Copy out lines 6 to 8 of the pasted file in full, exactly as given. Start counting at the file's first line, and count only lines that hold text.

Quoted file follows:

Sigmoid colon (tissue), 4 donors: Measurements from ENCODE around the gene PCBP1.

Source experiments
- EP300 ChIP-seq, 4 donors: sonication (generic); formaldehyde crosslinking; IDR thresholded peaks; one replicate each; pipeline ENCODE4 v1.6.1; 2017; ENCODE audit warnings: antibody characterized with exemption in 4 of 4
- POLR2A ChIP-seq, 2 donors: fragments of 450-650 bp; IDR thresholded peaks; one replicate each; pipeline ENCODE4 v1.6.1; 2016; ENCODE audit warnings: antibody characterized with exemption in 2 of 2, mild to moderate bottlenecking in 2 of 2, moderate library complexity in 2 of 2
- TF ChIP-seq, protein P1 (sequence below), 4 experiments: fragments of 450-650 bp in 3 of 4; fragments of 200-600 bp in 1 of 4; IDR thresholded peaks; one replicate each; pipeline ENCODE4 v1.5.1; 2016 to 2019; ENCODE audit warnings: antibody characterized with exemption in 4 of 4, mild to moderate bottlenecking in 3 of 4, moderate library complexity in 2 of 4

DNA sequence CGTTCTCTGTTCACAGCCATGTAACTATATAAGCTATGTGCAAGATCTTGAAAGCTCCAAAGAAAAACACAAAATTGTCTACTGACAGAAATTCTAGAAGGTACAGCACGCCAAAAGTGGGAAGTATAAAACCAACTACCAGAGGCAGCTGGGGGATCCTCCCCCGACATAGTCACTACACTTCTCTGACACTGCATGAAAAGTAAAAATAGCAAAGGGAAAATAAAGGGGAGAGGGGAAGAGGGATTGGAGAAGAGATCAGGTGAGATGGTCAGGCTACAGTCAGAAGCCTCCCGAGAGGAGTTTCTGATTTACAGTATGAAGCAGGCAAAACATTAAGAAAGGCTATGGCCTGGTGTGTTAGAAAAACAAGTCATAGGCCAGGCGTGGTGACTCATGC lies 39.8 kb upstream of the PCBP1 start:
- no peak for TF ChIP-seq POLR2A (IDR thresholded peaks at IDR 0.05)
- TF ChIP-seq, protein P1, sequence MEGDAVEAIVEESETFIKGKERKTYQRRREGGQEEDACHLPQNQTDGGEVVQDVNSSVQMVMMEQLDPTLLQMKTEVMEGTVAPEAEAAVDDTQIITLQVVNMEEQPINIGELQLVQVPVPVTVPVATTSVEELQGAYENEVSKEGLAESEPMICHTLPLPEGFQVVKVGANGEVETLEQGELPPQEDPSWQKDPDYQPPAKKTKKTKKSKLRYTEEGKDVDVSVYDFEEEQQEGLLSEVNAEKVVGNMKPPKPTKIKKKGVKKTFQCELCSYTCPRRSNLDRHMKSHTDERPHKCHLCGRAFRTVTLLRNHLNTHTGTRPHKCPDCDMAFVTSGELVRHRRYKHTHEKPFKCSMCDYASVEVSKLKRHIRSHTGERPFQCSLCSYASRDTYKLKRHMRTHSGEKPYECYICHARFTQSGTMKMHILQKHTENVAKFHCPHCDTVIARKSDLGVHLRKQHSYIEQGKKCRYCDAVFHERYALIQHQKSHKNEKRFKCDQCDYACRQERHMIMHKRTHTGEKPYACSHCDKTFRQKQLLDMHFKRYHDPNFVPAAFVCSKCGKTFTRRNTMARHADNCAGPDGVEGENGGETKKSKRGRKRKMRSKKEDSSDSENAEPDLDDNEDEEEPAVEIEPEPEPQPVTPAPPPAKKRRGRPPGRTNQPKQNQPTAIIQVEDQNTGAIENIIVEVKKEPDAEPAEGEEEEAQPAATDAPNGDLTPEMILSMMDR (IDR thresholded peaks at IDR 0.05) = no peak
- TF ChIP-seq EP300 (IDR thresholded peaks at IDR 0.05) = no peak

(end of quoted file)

DNA sequence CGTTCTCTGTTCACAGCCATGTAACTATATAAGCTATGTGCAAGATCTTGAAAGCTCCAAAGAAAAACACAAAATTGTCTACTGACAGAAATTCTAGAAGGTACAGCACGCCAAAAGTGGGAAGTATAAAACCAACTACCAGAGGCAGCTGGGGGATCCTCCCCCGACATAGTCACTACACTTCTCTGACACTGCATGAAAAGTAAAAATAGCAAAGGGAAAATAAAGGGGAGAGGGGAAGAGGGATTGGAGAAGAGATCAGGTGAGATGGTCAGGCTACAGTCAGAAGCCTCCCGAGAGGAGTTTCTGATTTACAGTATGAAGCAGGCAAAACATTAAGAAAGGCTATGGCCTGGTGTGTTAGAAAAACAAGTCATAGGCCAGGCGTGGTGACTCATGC lies 39.8 kb upstream of the PCBP1 start:
- no peak for TF ChIP-seq POLR2A (IDR thresholded peaks at IDR 0.05)
- TF ChIP-seq, protein P1, sequence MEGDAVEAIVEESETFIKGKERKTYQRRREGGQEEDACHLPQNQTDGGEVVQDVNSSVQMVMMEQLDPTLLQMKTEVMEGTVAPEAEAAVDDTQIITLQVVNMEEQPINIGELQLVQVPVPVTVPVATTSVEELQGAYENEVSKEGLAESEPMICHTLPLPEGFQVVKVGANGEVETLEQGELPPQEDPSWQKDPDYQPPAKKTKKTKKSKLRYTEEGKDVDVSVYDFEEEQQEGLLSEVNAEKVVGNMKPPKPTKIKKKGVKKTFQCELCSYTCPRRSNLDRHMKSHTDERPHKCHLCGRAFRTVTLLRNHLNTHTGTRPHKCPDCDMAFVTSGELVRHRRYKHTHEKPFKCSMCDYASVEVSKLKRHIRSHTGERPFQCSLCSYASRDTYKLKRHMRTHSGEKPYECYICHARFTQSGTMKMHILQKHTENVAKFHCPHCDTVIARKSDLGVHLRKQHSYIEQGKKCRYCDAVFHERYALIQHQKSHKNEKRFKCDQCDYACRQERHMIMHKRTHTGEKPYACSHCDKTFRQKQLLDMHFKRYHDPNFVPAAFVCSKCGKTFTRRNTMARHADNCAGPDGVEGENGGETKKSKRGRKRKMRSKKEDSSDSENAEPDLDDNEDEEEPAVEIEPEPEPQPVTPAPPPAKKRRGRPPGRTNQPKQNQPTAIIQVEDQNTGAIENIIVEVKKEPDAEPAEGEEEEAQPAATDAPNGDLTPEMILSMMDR (IDR thresholded peaks at IDR 0.05) = no peak